Once the furnace was roaring away, he would take his cart down to the beach and collect masses of soft, white sand. These days, all kinds of strange substances are added to sand when it is heated to make glass, but back in their times, it was usually just sand plus heat. He would tip the sand into the furnace and it would melt into a bright, glowing sticky liquid, like pale treacle.
Carefully, carefully, the glassmaker would take great globs of the glass out of the furnace with a long hollow pole and blow it and turn it. It was like a big, wobbly balloon. He would shape it and move it and stretch it, quite wonderfully, into whatever the villagers wanted – windows or drinking glasses, jugs or mirrors, bottles or ornaments.
Sometimes he would bring home gifts he had made for the children. For Ruby, he made a pair of glass slippers, so she could pretend to be Cinderella. (Her mother thought this was the stupidest gift she could imagine and worried that the child would fall and cut herself horribly each time she wore them.) For Stellan he created a magnifying glass with a silver frame and a brass handle, so that he could explore all the tiny wonders he found in the garden, and the mother was happy with that.
The children thought their father was a very clever man, and so he was.
Ah, but the Glassmaker had secrets. There were secrets about glass that were passed down from one glassmaker to another through the ages. Glass is a magical substance. You can see it, yet you can see straight through it. Sometimes you can even see your own reflection in it.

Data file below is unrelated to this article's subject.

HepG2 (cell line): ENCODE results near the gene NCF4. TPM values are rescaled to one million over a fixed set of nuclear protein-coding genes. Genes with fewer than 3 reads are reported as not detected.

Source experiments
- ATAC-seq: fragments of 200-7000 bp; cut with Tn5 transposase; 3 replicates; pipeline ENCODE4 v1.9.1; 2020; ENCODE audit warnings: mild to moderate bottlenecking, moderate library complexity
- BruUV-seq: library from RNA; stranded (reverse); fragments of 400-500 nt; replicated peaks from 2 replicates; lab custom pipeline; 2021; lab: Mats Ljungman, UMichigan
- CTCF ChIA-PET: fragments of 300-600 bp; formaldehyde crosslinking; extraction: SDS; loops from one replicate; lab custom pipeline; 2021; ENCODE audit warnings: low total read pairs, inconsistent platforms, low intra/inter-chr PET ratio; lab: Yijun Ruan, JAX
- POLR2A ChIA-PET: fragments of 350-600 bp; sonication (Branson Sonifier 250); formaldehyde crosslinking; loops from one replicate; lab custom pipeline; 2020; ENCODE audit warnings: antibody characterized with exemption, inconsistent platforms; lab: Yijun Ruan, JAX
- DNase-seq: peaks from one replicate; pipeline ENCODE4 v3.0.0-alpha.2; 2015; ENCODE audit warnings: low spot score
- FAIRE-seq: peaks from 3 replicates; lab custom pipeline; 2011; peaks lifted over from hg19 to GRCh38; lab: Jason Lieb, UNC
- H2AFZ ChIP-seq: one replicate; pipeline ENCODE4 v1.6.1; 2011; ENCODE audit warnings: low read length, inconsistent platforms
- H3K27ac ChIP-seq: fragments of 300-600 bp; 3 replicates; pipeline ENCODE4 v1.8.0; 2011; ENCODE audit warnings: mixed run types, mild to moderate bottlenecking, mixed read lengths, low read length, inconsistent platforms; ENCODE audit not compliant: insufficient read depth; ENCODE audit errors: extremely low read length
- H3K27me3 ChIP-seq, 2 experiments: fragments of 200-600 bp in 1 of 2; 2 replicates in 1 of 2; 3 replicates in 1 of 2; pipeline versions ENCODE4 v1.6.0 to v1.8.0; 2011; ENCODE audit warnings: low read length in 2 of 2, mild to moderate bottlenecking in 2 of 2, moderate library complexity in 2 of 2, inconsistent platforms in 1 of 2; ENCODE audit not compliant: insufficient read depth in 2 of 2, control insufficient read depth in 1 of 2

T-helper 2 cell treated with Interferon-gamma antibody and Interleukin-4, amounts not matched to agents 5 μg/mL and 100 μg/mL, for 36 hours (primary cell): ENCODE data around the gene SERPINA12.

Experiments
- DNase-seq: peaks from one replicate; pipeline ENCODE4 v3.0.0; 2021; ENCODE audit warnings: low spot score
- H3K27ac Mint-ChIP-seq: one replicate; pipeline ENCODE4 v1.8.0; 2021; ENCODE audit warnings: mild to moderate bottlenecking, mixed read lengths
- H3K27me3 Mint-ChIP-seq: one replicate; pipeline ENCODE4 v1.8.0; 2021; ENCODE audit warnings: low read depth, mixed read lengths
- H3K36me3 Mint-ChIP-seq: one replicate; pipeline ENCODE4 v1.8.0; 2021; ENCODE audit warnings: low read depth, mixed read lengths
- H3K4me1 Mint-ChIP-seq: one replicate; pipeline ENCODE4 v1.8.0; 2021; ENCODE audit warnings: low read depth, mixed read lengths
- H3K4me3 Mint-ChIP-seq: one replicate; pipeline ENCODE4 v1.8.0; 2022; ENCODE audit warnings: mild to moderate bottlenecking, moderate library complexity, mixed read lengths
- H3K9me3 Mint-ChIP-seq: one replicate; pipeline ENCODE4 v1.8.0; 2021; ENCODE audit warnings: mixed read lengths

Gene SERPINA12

There’s something more, though – something chemical. Chemistry is hard to understand. What we really need is a chemist to explain it to us. Luckily, there is a chemist hidden in the pages of this book. He isn’t supposed to appear until later in the story, but I think I’ll bring him here for a while, to see if he can make things clear. He’s called an apothecary, which means he mixes medicines and potions and stuff to unblock drains and powders to make cabbages grow enormous and so on.
Here he is.
Good day, Apothecary.
“What? Where am I? And, ugh! What’s that smell, for goodness’ sake? Salt? Seaweed? This is the seaside, isn’t it? I HATE seasides! Nasty windy places with sand getting between your toes and into your lunch… and all those noisy, greedy seagulls. You can’t just pick me up and dump me here! I was in the middle of mixing some cough syrup for little Lily Jenkins. I’m not supposed to come into this story until Chapter 11!”
I’m sorry I shocked you, dear Apothecary, but I’m afraid we need you here, just for a little while, and then you can go back to mixing the medicine and I promise I’ll leave you in peace until your part of the story. You see we are talking about glass, and the Glassmaker. I need you to explain what is special about glass – the chemistry of glass – to our readers. Would you mind?
“Humph! It seems I don’t have much choice. Story-makers! How you mess about with people’s lives! Very well, then. Let’s get on with it, so that I can get back to my work. Glass is an amorphous solid.”
A WHAT? I think that’s a bit too complicated for us, Apothecary, dear. Could you make it a bit easier to understand?
“Oh blah! Well, let me see. Remember when the children and their mother made biscuits? The squishy mess went into the oven to be heated and came out as crisp golden biscuits, didn’t it? A chemical change. The dough turned into solid, tasty little shapes. Is that simple enough?”
Yes, we understood that perfectly. So what about glass?